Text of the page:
The millions of people stranded by widespread flight shutdowns across Europe had reason for hope Monday as officials announced a plan to partially re-open the skies to air traffic.
"From tomorrow morning on we should see progressively more planes start to fly," European Transport Commissioner Siim Kallas told reporters. "And this is good news for Europe's stranded passengers, good news for airline industry and other sectors hard hit by this crisis."
There will be limits, as the ash coming from Iceland's Eyjafjallajokull volcano continues to present problems. Tuesday's re-opening will not bring air traffic to its usual levels. European Union officials agreed to a plan involving three zones - one that remains closed, one open to all flights and one only open to certain flights.
The new measures will go into effect Tuesday morning, Kallas said.
There will not be "any compromise on safety," Kallas said. He called the current situation "unsustainable," and said it is clear "we cannot just wait until this ash cloud dissipates."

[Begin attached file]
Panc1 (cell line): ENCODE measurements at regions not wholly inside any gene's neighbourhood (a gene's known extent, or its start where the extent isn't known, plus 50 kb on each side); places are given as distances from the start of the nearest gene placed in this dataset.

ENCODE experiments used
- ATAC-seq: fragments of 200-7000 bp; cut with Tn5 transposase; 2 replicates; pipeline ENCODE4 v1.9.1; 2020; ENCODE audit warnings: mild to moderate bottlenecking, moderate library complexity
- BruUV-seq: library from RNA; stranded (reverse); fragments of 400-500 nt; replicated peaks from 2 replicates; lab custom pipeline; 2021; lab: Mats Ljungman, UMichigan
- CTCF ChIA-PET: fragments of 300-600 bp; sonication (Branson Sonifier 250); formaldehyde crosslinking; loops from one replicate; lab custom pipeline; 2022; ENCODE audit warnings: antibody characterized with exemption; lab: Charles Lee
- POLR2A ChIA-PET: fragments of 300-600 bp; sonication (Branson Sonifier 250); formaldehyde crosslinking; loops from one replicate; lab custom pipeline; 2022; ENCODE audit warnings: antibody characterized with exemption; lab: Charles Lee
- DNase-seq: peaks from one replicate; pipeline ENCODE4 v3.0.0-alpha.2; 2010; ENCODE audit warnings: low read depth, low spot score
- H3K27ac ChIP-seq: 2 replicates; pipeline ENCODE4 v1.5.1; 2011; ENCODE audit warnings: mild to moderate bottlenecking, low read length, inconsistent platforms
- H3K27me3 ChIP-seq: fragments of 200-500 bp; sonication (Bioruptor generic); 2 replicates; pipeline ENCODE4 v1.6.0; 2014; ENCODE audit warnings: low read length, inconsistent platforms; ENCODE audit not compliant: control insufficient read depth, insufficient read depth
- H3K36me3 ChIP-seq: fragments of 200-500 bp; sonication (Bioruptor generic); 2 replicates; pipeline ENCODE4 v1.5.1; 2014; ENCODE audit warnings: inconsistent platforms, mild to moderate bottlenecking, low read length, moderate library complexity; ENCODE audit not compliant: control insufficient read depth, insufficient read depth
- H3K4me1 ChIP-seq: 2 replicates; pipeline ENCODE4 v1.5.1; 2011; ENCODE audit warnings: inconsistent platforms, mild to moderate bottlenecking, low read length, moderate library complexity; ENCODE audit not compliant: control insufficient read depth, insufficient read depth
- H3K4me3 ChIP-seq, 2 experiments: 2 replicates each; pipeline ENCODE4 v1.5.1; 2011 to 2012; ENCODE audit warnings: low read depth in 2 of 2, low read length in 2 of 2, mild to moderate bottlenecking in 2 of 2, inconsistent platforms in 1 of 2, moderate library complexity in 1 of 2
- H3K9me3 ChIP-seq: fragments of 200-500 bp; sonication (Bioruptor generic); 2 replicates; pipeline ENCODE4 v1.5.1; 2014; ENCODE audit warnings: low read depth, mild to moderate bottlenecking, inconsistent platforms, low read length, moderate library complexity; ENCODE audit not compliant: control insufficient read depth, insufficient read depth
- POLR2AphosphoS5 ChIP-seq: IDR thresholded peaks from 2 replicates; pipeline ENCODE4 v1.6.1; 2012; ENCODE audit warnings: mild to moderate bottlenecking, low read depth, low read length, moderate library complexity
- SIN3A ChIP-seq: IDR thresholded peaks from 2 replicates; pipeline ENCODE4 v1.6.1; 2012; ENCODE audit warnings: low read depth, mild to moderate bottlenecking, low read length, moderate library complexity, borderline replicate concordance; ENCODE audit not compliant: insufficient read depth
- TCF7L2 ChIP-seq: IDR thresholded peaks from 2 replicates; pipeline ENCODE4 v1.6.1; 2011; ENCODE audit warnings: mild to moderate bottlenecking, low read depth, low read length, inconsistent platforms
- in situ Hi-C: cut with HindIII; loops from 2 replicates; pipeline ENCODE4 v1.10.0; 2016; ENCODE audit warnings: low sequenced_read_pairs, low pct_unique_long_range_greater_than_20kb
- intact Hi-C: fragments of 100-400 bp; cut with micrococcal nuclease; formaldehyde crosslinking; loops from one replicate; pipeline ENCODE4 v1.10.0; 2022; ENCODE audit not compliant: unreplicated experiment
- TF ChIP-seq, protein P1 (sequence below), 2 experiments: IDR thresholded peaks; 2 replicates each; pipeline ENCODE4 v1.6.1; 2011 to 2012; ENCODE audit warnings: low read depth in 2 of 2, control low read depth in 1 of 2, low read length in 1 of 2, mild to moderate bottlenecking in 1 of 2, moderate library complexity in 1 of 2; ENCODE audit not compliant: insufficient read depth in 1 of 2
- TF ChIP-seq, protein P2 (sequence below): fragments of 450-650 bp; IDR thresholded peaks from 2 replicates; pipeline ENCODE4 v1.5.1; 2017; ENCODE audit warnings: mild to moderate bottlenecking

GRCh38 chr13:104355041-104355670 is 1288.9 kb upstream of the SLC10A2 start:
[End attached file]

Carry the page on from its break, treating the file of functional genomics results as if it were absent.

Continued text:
Kallas rejected suggestions that European Union ministers should have acted more quickly to allow flights to resume. It took Sunday's test flights to provide the information necessary, he said.
Since the volcanic eruption worsened last week, sending an ash cloud into the skies, airlines have been losing at least $200 million a day, according to the International Air Transport Association, the trade group representing airlines. Airports had lost close to 136 million euros ($184 million) as of Sunday, said Olivier Jankovec, director general of Airports Council International, Europe.
More than 6.8 million passengers have been affected, Jankovec said in a statement, adding that the effect is worse than after the September 11, 2001, terror attacks on the United States.
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